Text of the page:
Friday, November 1, 2013


(In this short clip of just 22 seconds, several cultural values are manifested.  The matriarch shows herself a) the boss, commanding her grandkids to b) reverence the hand of the priest the Chamorro way, putting the hand to the nose.  Finally, she shows approval for someone by calling them "månnge'" or "delicious.")

The Chamorro community lost an important cultural icon in the passing of Escolastica Tudela Cabrera of Saipan, better known as Tan Esco.

She was a great resource for my blog and I have less to offer you now because she is no longer here for me to interview.

Esco was truly an icon of the Chamorro culture that those of us old enough to know first-hand ruled the land for the last 250 years or more.  Agrarian, Catholic, family-centered.

She spoke the language beautifully.  She was matriarch; strong-willed and not shy about expressing herself.  There were times I had to edit my recordings of her because she named names.

She was born into the Tudela and Borja clans in Saipan.  Her parents and grandparents came from that generation of Chamorros influenced by the Spaniards.  She knew some Spanish words and phrases and recalled how her elders could say prayers in Spanish.  She had some early training under the Spanish Mercedarian sisters.

She also spoke very good Japanese, having gone to Japanese school when Saipan was under the Japanese flag.


Tan Esco was not born rich, and she did not die rich either.  But all her adult life she and her late husband, Gregorio Cabrera, worked very hard to raise their many children.  Esco was the type of person to see an opportunity and take advantage of it.  She learned skills so that she could do any number of things.  Whatever was near at hand, she put her hand to it.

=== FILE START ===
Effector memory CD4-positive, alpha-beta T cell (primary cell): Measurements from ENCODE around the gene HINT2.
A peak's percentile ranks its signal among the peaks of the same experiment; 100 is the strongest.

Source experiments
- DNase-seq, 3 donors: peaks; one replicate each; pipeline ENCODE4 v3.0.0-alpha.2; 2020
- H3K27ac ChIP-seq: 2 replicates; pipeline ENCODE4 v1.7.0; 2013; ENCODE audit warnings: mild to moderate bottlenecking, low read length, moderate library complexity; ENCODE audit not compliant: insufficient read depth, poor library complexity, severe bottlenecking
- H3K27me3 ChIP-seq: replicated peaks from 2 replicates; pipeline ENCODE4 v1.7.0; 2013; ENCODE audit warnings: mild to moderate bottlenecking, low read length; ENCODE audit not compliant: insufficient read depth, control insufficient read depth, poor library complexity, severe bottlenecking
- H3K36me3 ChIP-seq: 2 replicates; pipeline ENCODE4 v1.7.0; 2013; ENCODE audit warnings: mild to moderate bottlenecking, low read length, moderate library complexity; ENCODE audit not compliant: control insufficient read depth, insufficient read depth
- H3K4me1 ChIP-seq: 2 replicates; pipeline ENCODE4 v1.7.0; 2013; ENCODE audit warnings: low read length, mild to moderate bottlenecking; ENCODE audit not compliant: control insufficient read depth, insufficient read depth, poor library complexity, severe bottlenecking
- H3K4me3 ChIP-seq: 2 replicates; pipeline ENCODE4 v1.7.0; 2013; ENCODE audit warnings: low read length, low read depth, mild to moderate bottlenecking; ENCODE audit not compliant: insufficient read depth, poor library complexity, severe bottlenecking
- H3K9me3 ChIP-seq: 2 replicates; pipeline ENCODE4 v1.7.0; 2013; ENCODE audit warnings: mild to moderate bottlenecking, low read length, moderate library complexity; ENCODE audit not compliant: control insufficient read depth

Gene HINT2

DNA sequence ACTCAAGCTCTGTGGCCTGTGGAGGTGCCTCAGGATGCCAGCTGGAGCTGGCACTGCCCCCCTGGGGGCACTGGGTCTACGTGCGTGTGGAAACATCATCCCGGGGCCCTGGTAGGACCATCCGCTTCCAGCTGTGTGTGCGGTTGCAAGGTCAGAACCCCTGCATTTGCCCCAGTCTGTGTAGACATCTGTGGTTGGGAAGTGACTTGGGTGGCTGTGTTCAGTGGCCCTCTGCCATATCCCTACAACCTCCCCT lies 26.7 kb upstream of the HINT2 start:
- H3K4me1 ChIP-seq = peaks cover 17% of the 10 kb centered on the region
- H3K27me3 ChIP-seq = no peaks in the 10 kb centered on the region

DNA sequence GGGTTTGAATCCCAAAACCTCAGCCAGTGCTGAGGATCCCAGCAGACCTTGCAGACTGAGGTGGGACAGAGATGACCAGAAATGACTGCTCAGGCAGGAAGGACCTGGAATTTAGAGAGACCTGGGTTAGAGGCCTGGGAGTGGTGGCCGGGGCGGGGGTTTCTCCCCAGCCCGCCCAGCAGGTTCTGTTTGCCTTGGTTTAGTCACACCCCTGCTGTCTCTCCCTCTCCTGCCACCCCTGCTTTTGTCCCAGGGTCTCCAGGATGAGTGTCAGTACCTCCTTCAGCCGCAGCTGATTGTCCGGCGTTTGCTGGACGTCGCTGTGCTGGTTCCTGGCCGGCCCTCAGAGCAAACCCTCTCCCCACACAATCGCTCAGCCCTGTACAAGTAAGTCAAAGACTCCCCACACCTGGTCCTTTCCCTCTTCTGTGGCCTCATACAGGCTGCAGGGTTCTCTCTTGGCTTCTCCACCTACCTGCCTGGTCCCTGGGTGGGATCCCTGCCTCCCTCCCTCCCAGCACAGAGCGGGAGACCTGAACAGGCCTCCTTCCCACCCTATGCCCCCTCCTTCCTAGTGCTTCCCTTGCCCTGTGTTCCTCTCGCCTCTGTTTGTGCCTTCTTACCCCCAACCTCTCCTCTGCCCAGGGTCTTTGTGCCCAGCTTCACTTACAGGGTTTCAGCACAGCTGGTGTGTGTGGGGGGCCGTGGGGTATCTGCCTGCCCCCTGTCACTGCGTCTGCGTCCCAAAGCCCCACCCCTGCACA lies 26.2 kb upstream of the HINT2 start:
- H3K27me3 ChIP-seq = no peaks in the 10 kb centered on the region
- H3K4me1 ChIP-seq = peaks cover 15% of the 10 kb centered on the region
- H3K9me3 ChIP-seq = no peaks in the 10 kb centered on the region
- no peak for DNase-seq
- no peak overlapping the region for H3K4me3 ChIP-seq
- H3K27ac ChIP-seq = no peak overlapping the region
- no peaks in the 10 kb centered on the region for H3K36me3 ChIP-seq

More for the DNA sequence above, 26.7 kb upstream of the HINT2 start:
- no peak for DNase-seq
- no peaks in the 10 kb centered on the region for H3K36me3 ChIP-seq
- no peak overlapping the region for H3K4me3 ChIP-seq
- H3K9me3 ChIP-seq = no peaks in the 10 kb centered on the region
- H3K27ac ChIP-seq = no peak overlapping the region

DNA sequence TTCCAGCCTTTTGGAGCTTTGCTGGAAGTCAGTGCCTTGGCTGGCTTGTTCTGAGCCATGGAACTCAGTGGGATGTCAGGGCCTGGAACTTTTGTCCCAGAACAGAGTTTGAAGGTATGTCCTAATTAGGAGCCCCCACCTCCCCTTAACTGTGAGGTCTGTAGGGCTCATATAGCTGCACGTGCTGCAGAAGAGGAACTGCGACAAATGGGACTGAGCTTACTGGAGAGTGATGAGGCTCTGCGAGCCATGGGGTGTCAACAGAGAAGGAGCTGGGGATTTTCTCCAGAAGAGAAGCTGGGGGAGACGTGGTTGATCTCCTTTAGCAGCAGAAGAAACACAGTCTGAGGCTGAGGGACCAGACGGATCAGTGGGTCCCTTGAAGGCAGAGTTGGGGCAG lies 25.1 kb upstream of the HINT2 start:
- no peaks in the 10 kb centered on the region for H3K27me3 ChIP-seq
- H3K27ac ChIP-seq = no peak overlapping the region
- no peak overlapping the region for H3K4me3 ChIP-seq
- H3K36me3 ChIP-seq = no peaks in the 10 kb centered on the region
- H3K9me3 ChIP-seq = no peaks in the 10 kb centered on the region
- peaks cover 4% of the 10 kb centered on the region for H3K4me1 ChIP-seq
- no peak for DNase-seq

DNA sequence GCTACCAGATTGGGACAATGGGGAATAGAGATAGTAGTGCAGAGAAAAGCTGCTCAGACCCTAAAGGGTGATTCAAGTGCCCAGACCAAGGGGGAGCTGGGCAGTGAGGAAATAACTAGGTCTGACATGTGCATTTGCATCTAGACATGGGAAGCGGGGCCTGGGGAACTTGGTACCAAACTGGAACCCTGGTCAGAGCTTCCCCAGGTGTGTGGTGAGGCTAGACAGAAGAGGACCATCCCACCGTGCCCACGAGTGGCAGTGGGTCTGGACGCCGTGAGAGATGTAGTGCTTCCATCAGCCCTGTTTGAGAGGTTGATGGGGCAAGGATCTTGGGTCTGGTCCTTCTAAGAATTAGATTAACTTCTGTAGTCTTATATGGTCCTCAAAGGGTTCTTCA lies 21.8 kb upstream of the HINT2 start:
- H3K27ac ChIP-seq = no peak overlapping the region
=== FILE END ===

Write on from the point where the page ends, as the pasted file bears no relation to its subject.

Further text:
She would wake up at 2AM to start her work.  Making food she would sell.  Baking.  Opening up businesses.  Many of the foods she made came from the grounds and trees surrounding her home.


Esco was unabashedly Catholic.  Fully dedicated to all things Catholic and, if you were not, she would preach to you to become one.

She was a prayer warrior.  Every hour, on the hour.  The type to wake up in the middle of the night and reach for her rosary.  Her home was strewn with mail from every traditional Catholic organization soliciting donations and sending her devotional leaflets.

She had a chapel or oratory built on her property next to her home.

As does happen with many strong personalities, some people shied away from her.  But I will miss her stories, her truly Chamorro way of thinking and speaking, her complete loyalty to her religion and her knowledge of a level of our culture, tied to the land and all the land's resources, that is disappearing as we speak.

U såga gi minahgong.
Find out more about her life at :

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